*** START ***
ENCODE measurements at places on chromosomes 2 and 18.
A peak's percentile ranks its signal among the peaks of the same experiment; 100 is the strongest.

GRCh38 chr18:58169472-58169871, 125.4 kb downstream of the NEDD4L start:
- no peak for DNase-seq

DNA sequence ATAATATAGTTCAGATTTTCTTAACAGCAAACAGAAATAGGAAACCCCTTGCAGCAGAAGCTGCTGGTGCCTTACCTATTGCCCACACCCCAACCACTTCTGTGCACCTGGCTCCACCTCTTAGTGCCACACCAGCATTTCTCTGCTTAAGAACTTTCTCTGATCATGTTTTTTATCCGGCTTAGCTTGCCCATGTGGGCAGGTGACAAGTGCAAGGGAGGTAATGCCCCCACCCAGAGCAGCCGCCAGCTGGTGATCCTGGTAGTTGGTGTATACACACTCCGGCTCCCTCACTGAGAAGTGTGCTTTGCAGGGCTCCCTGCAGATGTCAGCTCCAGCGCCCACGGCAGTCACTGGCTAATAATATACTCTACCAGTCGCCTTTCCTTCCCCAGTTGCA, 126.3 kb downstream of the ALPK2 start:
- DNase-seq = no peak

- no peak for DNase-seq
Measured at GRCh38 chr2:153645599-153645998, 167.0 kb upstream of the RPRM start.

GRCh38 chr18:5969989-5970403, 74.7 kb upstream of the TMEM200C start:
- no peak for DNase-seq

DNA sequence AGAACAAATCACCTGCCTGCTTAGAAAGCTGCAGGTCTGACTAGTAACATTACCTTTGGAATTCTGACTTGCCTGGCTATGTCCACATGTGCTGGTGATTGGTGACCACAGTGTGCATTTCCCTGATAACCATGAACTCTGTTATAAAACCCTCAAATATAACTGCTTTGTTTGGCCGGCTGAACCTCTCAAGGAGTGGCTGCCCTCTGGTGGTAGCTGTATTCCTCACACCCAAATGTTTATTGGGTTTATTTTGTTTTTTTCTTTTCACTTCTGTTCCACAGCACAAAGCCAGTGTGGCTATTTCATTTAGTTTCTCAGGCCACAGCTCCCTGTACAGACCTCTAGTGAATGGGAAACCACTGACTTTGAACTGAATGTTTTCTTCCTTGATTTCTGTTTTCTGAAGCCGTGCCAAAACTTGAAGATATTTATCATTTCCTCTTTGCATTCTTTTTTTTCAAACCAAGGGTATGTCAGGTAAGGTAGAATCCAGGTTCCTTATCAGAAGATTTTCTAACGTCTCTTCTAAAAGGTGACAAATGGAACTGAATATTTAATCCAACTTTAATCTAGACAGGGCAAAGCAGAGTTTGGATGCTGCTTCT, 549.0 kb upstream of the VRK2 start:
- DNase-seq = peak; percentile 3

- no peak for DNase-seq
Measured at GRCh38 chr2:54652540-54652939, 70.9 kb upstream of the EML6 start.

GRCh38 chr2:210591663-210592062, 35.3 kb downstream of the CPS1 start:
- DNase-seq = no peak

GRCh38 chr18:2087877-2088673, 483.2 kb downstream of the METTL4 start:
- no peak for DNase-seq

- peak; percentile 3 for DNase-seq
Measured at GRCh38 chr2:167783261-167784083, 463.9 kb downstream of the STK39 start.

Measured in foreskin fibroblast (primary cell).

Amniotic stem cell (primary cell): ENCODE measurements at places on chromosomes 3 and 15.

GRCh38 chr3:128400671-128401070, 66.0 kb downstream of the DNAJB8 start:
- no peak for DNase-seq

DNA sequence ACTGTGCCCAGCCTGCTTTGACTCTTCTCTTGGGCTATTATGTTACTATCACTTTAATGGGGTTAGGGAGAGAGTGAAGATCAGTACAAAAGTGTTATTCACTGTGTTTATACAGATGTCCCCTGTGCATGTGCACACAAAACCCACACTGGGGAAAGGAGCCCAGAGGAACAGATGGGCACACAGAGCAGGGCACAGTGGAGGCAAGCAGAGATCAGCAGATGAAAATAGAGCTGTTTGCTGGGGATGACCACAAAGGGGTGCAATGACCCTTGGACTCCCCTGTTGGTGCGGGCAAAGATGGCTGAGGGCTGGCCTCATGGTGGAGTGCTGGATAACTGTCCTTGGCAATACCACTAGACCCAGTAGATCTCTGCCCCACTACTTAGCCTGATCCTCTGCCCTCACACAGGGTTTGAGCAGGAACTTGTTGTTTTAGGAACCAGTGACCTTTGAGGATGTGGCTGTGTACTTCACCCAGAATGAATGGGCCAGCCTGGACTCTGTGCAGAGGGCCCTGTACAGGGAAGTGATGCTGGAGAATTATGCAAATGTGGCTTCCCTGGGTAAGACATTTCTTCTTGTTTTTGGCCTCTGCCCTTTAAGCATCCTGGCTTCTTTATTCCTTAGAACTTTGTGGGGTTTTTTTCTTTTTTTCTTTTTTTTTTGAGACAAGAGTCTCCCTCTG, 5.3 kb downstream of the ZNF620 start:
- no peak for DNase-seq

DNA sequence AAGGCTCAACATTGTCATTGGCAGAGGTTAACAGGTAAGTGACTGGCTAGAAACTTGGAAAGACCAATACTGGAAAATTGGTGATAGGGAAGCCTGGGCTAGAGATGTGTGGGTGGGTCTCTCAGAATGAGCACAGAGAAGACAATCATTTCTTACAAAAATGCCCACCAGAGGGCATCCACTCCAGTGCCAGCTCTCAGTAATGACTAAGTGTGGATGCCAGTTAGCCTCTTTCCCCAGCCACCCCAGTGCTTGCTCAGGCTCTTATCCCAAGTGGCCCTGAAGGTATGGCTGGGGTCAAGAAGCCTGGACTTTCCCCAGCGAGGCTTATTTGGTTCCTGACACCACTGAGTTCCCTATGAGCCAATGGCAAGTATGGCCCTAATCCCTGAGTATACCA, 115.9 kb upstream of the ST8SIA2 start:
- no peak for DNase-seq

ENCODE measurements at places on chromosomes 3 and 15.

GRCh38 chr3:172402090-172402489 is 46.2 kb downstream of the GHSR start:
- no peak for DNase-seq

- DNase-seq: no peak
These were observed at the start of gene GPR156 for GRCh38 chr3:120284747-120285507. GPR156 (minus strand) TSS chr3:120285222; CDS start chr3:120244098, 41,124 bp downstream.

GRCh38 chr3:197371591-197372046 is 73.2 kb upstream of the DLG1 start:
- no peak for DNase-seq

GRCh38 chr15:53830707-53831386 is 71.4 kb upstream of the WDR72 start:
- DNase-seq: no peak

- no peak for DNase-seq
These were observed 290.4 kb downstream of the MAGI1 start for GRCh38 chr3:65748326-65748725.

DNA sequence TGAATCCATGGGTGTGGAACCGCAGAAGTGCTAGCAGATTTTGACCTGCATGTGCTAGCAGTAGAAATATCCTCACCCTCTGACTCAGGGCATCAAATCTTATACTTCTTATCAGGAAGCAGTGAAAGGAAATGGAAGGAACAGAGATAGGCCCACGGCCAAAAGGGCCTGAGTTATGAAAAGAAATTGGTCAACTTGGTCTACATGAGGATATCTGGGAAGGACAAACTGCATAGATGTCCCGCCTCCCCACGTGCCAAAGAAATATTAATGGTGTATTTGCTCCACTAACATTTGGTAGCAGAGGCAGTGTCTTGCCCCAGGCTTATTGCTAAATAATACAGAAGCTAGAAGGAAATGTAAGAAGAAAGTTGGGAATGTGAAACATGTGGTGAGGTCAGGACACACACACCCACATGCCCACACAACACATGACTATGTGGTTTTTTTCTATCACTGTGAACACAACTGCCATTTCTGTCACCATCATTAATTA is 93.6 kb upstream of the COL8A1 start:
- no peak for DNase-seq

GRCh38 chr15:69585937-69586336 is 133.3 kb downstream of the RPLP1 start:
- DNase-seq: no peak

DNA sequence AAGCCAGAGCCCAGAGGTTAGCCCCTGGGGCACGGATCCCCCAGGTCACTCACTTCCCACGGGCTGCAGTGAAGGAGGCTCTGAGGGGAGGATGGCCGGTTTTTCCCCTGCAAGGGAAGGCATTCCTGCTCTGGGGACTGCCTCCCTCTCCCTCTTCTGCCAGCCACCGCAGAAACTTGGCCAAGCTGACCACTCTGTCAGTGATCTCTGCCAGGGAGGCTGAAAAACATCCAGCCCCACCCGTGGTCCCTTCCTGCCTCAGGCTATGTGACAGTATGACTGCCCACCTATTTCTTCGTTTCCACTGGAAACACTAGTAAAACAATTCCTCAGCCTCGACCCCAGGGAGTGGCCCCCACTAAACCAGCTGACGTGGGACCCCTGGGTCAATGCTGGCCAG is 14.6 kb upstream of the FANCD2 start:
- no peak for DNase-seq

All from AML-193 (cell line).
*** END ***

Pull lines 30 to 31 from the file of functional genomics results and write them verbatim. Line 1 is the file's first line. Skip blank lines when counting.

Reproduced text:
GRCh38 chr3:172402090-172402489 is 46.2 kb downstream of the GHSR start:
- no peak for DNase-seq